So I’m on line at Costco, the mood heavy all around me, as I buy peanut butter and pinto beans in case we’re quarantined due to coronavirus, and it’s 9/11 all over again.
It’s not our first time back to planning for attack, of course. There have been too many storms of war and weather throughout the past eighteen years to count, and my daughters who were just six and one when the towers fell are now in their twenties.
My intense nurturing hormones of young motherhood have given way to menopause, which free me from complete and total paralysis in aisle eight of my local Publix supermarket as happened all those years ago and perhaps, I guess, strengthen me for the eldercare responsibilities that now tug on me daily.
Time has mellowed me in some ways and made me more accepting of life and death and the inevitable fallibility of humanity. However, I still believe that dignity and kindness can forge a new path forward and our best days as a species are yet to come.
And, yes, I know you are out there, young mothers, perhaps far more prepared than I ever was for the constant instability of seemingly-everything because your children dodge the bullets of online bullying and hide in closets from potential shooters, neither of which my children had to do. So props to you, and hugs and love and light.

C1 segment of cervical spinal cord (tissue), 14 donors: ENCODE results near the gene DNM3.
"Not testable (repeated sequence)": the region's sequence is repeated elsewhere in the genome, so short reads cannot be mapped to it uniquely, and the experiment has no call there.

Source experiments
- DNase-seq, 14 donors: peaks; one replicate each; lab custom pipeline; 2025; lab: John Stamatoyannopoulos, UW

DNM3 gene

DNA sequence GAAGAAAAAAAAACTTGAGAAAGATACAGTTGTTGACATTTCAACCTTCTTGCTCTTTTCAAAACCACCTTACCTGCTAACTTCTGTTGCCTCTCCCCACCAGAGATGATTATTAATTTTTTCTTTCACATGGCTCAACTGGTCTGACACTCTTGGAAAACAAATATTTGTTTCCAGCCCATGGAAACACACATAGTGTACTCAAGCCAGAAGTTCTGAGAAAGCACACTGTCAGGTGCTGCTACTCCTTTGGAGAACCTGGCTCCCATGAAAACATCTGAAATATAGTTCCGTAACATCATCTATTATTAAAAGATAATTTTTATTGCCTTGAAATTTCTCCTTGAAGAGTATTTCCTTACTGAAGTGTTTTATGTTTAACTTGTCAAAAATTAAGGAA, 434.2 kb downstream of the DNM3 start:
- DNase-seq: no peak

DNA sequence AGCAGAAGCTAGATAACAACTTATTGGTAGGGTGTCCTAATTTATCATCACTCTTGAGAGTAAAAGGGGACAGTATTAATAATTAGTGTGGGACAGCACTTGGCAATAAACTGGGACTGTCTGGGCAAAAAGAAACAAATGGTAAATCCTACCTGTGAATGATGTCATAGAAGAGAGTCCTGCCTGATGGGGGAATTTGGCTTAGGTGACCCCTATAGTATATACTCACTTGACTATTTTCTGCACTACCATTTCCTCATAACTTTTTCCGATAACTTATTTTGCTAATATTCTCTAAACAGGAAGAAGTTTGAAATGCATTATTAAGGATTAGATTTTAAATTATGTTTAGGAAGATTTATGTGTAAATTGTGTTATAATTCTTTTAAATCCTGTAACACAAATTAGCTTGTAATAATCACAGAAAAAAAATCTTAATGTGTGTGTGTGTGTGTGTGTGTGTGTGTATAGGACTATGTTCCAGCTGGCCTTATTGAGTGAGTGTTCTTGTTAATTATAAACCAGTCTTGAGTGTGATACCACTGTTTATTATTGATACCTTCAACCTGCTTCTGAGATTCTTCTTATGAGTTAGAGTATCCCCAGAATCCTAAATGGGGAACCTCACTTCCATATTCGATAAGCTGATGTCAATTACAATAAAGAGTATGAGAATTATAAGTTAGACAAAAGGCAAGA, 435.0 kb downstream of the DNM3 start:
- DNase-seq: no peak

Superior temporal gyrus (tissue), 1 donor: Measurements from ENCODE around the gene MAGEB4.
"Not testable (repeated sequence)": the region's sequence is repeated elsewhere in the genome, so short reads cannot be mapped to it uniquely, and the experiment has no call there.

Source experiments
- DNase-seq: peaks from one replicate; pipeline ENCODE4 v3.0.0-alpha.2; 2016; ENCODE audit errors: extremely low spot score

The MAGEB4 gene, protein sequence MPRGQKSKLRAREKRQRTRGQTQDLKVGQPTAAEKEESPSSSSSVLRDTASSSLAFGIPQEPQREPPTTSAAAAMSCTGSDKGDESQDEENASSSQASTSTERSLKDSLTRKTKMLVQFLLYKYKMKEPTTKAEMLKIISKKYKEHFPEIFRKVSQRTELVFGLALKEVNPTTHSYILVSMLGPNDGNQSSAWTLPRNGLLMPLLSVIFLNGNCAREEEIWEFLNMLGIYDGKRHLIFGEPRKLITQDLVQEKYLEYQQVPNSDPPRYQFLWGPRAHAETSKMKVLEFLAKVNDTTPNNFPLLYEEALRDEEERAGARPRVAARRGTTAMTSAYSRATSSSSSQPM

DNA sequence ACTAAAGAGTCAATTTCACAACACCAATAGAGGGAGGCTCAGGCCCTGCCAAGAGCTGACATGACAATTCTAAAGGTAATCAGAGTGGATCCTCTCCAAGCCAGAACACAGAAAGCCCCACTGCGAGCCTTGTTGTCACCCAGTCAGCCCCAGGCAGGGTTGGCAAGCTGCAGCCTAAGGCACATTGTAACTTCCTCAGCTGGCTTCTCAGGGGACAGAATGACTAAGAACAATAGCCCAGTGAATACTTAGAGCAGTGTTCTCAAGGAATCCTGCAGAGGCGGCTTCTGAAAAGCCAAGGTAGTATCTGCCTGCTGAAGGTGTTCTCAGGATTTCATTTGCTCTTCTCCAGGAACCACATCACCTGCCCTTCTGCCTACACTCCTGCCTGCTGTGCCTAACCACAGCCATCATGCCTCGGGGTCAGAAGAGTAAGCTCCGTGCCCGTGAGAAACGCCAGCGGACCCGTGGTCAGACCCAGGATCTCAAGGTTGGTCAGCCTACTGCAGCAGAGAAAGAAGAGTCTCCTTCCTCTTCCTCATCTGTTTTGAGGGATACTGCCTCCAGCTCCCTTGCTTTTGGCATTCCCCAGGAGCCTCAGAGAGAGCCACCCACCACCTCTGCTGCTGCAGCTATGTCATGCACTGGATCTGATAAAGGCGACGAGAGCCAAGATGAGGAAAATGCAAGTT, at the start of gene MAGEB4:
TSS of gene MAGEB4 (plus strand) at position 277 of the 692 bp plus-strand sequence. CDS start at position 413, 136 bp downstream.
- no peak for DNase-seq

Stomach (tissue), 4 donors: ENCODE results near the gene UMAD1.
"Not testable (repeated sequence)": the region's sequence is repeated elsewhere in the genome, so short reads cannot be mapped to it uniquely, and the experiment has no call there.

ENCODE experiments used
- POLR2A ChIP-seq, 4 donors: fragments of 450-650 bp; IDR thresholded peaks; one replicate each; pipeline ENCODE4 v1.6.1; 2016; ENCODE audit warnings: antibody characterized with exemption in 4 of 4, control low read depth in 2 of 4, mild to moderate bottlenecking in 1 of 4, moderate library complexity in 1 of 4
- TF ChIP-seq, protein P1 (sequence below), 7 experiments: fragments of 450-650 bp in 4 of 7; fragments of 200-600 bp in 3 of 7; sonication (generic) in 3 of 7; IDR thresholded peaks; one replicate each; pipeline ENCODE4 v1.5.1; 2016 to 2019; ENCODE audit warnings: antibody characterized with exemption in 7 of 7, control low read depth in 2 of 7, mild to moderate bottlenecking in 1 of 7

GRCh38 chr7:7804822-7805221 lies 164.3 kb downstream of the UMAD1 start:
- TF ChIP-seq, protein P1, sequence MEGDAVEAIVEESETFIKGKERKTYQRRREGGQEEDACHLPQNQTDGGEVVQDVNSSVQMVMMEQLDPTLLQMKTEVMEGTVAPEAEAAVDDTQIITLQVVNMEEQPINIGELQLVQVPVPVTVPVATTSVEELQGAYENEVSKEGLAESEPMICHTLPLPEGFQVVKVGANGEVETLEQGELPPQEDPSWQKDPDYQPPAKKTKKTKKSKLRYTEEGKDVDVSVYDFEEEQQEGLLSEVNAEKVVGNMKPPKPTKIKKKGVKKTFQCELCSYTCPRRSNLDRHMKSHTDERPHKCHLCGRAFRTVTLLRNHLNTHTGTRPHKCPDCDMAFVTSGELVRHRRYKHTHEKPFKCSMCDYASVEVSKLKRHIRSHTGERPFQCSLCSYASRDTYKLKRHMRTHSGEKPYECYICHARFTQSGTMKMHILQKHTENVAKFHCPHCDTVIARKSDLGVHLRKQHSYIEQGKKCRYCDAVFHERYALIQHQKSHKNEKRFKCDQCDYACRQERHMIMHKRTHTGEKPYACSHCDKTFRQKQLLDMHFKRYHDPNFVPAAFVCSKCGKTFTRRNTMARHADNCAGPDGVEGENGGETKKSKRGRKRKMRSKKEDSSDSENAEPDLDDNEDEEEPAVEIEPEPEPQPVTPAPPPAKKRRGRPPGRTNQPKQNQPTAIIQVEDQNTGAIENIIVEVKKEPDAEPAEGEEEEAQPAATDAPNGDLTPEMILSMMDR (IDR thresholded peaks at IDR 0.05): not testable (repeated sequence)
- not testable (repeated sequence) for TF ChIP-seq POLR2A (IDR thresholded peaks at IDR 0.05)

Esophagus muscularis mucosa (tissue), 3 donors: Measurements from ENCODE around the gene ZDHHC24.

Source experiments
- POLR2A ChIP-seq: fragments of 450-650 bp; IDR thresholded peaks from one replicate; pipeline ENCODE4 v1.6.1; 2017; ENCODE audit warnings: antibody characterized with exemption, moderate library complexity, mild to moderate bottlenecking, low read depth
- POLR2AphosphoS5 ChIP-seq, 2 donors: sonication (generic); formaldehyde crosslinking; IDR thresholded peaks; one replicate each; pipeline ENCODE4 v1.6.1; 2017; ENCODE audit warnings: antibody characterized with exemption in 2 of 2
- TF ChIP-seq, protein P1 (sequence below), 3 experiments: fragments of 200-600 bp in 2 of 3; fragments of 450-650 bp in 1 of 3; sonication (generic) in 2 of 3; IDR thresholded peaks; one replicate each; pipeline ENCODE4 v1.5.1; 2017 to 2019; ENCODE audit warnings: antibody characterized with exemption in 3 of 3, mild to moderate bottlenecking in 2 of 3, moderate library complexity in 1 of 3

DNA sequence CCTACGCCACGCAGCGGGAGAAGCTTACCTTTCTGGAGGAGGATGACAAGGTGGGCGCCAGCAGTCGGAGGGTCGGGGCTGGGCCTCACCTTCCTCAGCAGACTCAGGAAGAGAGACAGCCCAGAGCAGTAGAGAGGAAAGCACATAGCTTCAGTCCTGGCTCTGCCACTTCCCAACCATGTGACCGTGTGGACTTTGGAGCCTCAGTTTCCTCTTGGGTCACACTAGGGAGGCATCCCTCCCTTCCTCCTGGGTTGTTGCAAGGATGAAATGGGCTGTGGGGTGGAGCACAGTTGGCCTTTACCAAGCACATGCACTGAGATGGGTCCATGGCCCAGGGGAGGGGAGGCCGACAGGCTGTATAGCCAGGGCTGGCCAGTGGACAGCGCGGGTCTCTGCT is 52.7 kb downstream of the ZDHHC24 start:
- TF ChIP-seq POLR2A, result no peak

And just as I stood on the shoulders of mothers before me (whose lived experiences were likewise dramatically different from mine in many ways), I offer you my shoulders as well. Yet perhaps if you don’t want any part of that — if a simple “ok, boomer”* sums me up for you — then please just know I see you and I support you, in whatever way I can. The filament of motherhood will always connect us across generations and around the world.
For what it’s worth, I have noticed that things seem to get better when you plant a seed.
If you are interested in three simple steps to provide healthy food for your children, you may or may not find a seed of something useful in this post titled Because Children Don’t Wait. They Grow Up.
* I am from the very tail-end of that generation. I accept the criticism that I have not yet finished my job and left a better world for future generations. I am trying.